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Forget pills, it’s now vasectomy

By - | Published Sat, May 19th 2012 at 00:00, Updated May 18th 2012 at 23:03 GMT +3

Tired of seeing their women suffer from the many side-effects of birth control methods, some men are taking the bold step. And they’re smiling all the way, writes SIMON ANYONA

Mention the word vasectomy and what comes to mind is sterility and bruised sex drive. But these are just misconceptions.  According to Dr Doug Stein, a surgeon, vasectomy boosts the sex drive.

“As a matter of fact, vasectomy has been known to enhance a man’s sexual pleasure and a woman’s libido because both parties no longer have to worry about unwanted pregnancies and the side effects that come with female birth control methods,” he says. 


If that is the case, no wonder many men are increasingly warming up to the idea.

Robert Simuyu, 41, who has six children, is one such man.

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“My wife had tried all the family planning methods and her body reacted to all of them. When she put an implant she bled so much and had to remove it. The pills made her add weight and the injections made her libido to go down. We were forced to go the natural way but the problem was that our timing was always wrong. That is why I decided to go for a vasectomy so that we sort this issue once and for all,” says Robert.

Jolted to action

Dr Charles Ochieng’, a father of two, has also undergone the  procedure. He was jolted to action in 2008 when he saw the pain and anguish his wife was going through while using birth control pills.

 “I am a happy man and my wife is an even happier woman. We are now enjoying our marriage because we have peace of mind,” he says.

He agrees that there are many misconceptions about the procedure, but as a medic, he knows better.

 “Some say it will make the man sterile, that it is painful or a dangerous surgical procedure. But these are just myths,” says Dr Ochieng’’, who is a reproductive health specialist in Kisumu.


According to him, vasectomy is cheaper than most female related birth control methods and the procedure has minimal side effects.


“It is a simple and painless procedure and you do not even notice any difference when it has been done. It is safer and cheaper than tubal litigation, which is its equivalent for women. It gave me a chance to participate in planning for our family,” he adds.

Dr Ochieng’ clarifies that vasectomy does not interfere with a man’s sexual performance in any way, contrary to popular belief.

It only prevents the flow of sperm to mix with semen in preparation for ejaculation.

“To me, a large family is what affects a man’s libido. Such a man is frustrated because he may not be able to feed the many mouths,” he says.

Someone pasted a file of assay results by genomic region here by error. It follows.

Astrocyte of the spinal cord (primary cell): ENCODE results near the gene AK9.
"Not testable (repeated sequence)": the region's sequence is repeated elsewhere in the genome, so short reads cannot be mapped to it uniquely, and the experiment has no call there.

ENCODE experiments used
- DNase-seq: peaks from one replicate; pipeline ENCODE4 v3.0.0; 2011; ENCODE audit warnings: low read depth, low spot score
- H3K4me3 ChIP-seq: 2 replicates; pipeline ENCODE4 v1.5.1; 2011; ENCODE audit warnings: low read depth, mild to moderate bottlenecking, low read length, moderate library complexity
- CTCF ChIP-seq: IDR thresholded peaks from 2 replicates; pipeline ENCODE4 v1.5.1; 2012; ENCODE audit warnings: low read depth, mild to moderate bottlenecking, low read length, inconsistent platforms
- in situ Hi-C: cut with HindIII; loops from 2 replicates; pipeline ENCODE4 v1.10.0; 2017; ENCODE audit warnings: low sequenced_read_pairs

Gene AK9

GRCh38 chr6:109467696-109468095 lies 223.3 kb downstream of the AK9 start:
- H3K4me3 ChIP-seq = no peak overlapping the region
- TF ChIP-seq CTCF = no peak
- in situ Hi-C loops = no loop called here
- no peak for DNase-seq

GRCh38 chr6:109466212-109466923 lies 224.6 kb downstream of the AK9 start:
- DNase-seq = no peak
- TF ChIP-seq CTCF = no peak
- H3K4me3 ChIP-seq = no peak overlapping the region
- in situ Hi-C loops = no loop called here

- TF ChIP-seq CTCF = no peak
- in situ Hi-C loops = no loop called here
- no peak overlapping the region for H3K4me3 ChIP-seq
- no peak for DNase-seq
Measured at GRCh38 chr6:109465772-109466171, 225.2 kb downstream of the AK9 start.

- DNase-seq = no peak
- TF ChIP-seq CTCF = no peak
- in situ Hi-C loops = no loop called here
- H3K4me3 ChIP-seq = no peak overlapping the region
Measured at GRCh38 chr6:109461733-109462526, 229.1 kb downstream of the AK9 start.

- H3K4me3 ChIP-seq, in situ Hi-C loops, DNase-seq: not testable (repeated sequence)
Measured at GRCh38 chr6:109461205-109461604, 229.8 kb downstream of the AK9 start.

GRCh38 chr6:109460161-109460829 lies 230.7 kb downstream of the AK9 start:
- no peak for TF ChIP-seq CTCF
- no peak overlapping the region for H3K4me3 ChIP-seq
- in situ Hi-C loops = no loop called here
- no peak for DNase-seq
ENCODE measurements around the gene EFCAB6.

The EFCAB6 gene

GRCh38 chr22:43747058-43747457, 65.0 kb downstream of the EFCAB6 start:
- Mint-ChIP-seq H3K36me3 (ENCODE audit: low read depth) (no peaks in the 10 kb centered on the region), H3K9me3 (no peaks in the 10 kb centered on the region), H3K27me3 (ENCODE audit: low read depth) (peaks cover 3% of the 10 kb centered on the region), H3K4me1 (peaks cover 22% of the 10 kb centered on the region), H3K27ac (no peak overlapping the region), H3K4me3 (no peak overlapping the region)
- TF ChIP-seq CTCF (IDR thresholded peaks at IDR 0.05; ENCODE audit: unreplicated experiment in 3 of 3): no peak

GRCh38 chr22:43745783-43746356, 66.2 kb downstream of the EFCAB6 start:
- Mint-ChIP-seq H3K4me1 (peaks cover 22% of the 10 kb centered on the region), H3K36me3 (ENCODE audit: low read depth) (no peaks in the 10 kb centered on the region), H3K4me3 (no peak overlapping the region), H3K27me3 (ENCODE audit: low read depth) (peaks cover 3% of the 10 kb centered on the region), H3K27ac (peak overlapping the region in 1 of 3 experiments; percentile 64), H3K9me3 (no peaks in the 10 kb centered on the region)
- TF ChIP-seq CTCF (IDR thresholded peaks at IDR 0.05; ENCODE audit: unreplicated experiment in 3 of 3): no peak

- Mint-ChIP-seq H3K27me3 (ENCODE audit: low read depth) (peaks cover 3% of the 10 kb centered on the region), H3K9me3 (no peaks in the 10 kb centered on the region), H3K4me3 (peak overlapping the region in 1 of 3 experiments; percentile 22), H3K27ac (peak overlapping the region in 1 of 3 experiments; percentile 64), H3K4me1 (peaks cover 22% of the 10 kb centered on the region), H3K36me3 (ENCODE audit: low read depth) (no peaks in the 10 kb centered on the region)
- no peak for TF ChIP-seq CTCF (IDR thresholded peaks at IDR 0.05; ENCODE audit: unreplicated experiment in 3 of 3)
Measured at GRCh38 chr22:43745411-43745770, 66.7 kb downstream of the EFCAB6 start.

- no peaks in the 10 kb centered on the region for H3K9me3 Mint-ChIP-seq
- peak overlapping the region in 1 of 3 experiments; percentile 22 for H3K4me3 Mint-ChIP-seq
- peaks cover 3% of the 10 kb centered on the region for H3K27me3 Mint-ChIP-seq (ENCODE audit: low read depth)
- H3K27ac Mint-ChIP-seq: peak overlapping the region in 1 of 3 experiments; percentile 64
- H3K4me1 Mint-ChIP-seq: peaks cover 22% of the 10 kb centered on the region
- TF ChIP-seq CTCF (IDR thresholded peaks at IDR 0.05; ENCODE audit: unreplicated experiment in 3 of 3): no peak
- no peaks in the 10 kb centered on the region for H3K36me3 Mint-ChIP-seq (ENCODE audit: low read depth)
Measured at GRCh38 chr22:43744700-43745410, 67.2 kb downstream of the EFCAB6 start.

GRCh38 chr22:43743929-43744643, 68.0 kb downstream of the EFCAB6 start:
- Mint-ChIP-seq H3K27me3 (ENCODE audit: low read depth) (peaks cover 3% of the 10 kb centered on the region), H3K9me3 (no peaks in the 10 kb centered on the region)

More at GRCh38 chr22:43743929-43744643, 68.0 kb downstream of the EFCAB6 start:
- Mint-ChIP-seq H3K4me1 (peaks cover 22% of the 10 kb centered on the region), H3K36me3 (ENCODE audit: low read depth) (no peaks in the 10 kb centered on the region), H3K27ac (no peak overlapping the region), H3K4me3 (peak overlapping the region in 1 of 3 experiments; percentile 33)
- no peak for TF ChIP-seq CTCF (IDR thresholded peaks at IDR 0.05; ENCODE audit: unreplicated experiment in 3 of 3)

The doctor agrees that like him, many men are slowly seeing the light.

 “Surprisingly, the level of interest on vasectomy is high but the lack of information makes many people rely on falsehoods,” he says.

But how do women take this idea?

Giselle Wairimu prefers her man not to go for it.  “I would rather deal with the semi-permanent birth control methods regardless of the consequences than subject my husband to a vasectomy. What if we decide at some point we want more children? What would we do then if he has already taken the cut?” she asks with doubt.

Salome Mulaa has no qualms about it. She says there should be more awareness creation on the procedure to clear the air. “I would not force my husband to go for it, but if he agreed by his own free will I would be delighted because it would save me a lot of trouble. My body reacts to almost every birth control method.”


 Alice Chai is more blunt: “Why should a man be made permanently sterile while there are many other semi-permanent birth control methods such as pills and coil that a woman can use? I would not go that way,” she says with finality.

What happens

Myths aside, what is vasectomy? Dr Illias Ali, a professor of surgery, says it is the surgical cutting of the vas deference gland through which sperms travel to the prostate gland to mix with semen in preparation for ejaculation.

Cutting of the vas deference prevents the flow of sperm in the testicles. Production of sperms continues on a normal basis only that they are re-absorbed into the body. Dr Doug Stein explains what happens during the procedure.

The current practice — No Scalpel Vasectomy — is quick and painless and does not involve cutting of the scrotum.

Here, doctors access the vas deference glands through a small incision made on the scrotum after which they are cut and sealed on both sides.


It is painless, performed under local anaesthesia (no syringes) and takes ten to 15 minutes.

Anaesthesia is administered using a special spraying tool therefore it is totally painless.

Reversibility is also a big factor. Having a vasectomy should always be viewed as a permanent measure.  However, it is possible to have a vasectomy reversed in an operation called a vasovastostomy.  This operation is more complex than the original vasectomy and takes longer. It often needs to be done under general anaesthetic.

Various statistics are given for the proportion of reversals that are successful — success is most often achieved within five years of the original vasectomy.

Following micro-surgery to reverse a vasectomy, there is gradual recovery of sperm count in most men, but the level of recovery is variable. Factors such as age and time passed since vasectomy are  factors that may influence the level of recovery.